This latest protest movement is different from previous ones that sought the removal of the government from power. The demands this time are centered around a timetable for elections, which the opposition is confident it will win. Along with the new strategy comes a renewed presence in the streets that does not appear ready to lose energy.
Despite the prolonged opposition and protest movements aligned against him, Maduro has survived and continues to hold power. As the political and economic crises facing Venezuela continue, Maduro remains committed to his strategy of applying a socialist band aid to the country’s wounds. Yesterday, authorities seized a General Motors factory in Valencia. Normal operations are no longer possible and GM has announced it is suspending operations in the country. It’s not clear exactly how seizing the factory will help the Venezuelan economy. Realistically, the move was probably made to rally support from Maduro’s political base.
Maduro’s take on the here and now has always been suspect. While the nation suffers, he is either unwilling or incapable of putting forward effective measures to push Venezuela back onto an even keel. As the opposition strengthens and protests intensify, Maduro’s inaction makes him appear more like Nero and Venezuela more like Rome with each passing day.
On Sunday as the Christian world celebrated the resurrection of Jesus Christ, Turks across the world were voting on a historical constitutional referendum which, if passed, would grant Turkish President Recep Tayyip Erdoğan a host of new powers. By late last night it became clear the ‘Yes’ vote would carry the day, propelling Erdoğan to a close, yet potentially decisive victory. If the referendum is implemented entirely, Turkey’s government will shift from a parliamentary democracy to one that is dominated by a strong executive president. The president will no longer be held accountable by Turkey’s parliament, control the judiciary, have broad budgetary power, and the ability to shape the executive branch of government as he sees fit. This morning, many are wondering just what the results of the vote will mean for Turkey’s future.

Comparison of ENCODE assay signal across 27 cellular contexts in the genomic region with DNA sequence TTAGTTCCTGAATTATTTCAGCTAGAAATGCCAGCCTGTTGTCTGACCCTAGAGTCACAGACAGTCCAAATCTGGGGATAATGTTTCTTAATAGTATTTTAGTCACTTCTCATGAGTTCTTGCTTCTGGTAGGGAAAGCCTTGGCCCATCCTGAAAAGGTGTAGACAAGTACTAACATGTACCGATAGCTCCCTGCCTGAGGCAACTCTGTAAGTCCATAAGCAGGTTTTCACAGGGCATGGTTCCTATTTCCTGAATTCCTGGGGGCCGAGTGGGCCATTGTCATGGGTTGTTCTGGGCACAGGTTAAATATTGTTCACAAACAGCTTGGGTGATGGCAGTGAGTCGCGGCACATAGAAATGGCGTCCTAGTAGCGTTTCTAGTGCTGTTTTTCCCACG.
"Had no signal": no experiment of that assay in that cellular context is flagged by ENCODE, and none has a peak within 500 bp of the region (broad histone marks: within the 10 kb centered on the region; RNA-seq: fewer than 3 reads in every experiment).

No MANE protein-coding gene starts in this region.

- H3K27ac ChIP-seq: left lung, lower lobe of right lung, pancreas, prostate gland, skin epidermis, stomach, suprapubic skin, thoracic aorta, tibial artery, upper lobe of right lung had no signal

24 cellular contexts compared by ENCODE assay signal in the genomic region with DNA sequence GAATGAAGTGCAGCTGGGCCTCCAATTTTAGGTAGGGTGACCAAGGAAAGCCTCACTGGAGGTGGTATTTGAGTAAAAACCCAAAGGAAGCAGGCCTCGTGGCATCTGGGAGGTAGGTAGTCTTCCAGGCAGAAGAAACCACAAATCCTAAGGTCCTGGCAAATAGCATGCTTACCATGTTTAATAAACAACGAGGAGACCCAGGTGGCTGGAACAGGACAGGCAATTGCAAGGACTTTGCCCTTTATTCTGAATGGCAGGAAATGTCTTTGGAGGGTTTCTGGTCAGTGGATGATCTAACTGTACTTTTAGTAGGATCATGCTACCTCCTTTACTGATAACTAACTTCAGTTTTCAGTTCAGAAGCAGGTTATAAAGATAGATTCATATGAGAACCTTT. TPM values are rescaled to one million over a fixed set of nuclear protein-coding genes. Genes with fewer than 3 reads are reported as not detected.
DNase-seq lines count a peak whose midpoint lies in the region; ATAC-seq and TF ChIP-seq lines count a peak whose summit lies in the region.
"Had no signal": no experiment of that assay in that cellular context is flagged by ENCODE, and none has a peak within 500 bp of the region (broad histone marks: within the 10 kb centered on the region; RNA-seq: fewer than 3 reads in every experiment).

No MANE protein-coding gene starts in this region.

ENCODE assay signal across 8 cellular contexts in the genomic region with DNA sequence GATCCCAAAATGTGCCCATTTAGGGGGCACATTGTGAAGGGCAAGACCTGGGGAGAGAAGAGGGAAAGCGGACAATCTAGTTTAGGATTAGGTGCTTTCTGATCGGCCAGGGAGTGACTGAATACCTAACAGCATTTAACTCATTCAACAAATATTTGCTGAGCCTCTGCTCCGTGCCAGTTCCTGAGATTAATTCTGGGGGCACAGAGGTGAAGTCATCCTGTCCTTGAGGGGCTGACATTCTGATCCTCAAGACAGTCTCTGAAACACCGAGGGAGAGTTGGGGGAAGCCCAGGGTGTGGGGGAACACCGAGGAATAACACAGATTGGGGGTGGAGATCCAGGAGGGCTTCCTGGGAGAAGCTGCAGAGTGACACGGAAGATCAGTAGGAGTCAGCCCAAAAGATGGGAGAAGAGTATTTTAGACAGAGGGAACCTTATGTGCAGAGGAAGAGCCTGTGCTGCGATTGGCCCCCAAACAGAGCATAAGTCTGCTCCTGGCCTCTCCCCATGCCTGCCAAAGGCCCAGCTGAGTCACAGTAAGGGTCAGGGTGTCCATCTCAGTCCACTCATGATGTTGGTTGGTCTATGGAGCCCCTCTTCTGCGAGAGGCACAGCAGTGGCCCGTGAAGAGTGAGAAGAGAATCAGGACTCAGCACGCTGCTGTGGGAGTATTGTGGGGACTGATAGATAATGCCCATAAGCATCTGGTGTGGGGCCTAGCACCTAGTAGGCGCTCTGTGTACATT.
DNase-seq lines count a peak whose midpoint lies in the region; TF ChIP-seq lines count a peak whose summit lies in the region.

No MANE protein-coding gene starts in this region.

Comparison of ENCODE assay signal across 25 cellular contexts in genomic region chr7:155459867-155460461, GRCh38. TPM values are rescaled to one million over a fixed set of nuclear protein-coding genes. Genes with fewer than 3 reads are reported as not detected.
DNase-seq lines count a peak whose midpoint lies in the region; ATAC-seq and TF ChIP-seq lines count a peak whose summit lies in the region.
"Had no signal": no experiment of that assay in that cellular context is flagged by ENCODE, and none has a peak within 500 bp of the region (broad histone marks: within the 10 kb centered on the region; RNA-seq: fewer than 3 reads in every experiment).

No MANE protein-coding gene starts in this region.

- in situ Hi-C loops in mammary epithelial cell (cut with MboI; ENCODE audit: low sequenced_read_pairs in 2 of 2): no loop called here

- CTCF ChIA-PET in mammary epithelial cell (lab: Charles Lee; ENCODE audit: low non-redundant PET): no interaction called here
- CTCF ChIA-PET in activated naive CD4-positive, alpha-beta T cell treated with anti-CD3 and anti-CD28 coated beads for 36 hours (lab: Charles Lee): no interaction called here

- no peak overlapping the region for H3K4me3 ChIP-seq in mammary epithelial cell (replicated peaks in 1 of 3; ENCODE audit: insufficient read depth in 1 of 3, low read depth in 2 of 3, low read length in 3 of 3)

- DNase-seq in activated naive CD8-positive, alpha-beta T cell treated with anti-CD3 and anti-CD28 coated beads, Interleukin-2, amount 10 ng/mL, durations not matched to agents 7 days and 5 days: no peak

Before that question is considered, the results of the referendum have to be certified and digested. The vote count was close with the ‘Yes’ camp receiving 51%. Opposition leaders are calling for large number of potentially problematic ballots to be reviewed, and there are widespread reports of voter intimidation and voting irregularities across Turkey to be investigated. It is unlikely an investigation will happen though. Turkey’s electoral body has ruled the vote valid.
That act will do nothing to change the fact that the referendum results could usher in a new period of political instability for Turkey. In the nation’s largest population centers, the majority of citizens voted ‘No.’ Protests have already broken out in Istanbul and other cities and there have been clashes between Turks opposed to Erdoğan and his supporters.